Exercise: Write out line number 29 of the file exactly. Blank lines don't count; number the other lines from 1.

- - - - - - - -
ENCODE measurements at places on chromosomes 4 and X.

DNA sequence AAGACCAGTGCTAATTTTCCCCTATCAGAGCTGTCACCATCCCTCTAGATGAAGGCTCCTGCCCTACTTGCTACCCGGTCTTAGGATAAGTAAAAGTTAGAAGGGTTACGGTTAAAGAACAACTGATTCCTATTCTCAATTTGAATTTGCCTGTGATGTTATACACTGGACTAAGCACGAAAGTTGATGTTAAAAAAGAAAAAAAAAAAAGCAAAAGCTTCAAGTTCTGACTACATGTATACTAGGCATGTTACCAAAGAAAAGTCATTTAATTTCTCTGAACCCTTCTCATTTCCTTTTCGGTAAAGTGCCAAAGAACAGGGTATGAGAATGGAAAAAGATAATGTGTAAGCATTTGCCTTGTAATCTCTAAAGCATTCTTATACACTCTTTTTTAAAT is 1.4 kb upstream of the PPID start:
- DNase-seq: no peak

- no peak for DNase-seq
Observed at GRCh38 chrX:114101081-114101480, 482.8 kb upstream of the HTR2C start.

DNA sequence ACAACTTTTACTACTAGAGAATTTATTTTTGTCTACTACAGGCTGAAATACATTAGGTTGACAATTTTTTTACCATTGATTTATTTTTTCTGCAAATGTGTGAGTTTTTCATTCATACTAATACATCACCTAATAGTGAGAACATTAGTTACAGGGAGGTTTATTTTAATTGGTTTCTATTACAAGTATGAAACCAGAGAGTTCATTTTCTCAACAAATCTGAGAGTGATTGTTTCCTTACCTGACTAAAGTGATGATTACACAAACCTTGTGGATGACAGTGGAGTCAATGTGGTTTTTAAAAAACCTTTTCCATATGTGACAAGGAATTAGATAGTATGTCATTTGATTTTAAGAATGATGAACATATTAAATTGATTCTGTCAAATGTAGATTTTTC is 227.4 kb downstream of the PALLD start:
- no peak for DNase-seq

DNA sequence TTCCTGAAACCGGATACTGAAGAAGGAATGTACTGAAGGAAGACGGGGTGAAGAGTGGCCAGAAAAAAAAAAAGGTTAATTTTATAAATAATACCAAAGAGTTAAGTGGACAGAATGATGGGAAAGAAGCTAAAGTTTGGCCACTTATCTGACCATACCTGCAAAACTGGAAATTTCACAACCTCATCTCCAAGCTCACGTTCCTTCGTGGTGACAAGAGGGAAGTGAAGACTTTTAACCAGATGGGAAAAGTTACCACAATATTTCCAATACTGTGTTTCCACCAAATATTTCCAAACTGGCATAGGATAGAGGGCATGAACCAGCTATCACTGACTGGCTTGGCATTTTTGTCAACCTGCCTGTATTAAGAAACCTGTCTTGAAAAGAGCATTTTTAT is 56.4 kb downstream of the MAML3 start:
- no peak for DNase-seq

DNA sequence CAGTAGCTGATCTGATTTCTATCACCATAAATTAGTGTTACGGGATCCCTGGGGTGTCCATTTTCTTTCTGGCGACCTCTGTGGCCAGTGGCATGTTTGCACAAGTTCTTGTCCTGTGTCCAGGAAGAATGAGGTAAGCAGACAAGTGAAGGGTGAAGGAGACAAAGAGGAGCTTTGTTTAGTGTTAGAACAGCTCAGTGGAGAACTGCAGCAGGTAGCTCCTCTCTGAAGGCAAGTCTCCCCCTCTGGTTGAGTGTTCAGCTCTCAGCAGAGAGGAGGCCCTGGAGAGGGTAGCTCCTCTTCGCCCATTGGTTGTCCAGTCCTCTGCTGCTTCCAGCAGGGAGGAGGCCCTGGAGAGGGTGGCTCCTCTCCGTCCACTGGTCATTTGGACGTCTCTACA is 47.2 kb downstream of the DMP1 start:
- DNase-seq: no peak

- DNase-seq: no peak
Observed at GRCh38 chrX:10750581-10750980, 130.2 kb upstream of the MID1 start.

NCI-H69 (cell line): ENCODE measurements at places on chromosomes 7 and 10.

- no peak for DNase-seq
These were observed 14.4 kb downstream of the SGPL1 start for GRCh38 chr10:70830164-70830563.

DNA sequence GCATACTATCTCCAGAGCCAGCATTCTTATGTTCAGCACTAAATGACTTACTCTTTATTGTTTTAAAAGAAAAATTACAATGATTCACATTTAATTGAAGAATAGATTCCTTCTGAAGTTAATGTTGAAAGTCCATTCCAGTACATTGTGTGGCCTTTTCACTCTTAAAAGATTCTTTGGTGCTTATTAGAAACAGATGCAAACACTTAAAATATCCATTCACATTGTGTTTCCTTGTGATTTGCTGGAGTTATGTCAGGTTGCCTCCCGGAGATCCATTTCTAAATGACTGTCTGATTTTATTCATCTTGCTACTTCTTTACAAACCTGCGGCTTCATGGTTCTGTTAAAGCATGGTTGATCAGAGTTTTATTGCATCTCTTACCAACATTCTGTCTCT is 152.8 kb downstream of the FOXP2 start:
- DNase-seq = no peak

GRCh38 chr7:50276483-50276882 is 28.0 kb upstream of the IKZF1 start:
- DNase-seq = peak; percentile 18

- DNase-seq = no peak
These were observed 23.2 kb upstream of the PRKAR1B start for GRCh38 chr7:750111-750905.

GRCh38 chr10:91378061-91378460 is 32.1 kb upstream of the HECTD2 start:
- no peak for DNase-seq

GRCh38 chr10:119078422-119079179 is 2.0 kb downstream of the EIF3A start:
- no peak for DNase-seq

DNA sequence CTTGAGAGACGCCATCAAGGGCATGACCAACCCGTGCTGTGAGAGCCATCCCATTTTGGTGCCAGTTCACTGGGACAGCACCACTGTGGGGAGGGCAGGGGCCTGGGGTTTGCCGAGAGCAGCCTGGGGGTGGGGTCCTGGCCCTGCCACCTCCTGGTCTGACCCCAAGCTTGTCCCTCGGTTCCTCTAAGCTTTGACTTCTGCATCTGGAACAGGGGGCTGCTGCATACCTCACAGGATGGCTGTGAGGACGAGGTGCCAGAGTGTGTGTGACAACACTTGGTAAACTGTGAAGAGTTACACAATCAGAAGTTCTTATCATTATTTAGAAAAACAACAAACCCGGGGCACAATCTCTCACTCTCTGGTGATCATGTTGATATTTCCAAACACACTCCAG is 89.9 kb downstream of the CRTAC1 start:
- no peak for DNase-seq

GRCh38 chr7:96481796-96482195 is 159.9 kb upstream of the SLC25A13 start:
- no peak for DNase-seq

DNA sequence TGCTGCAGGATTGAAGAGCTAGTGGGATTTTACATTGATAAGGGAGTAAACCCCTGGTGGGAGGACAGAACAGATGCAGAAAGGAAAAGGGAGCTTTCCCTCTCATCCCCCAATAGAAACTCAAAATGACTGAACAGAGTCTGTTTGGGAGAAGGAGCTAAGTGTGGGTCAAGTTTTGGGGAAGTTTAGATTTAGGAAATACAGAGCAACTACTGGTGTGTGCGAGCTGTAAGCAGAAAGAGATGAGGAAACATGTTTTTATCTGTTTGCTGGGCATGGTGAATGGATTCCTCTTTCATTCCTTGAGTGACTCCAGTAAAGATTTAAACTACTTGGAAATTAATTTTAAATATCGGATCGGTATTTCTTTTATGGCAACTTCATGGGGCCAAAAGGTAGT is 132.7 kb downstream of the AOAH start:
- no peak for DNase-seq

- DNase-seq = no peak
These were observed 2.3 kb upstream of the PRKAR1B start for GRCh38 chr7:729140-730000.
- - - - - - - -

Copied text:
GRCh38 chr7:96481796-96482195 is 159.9 kb upstream of the SLC25A13 start: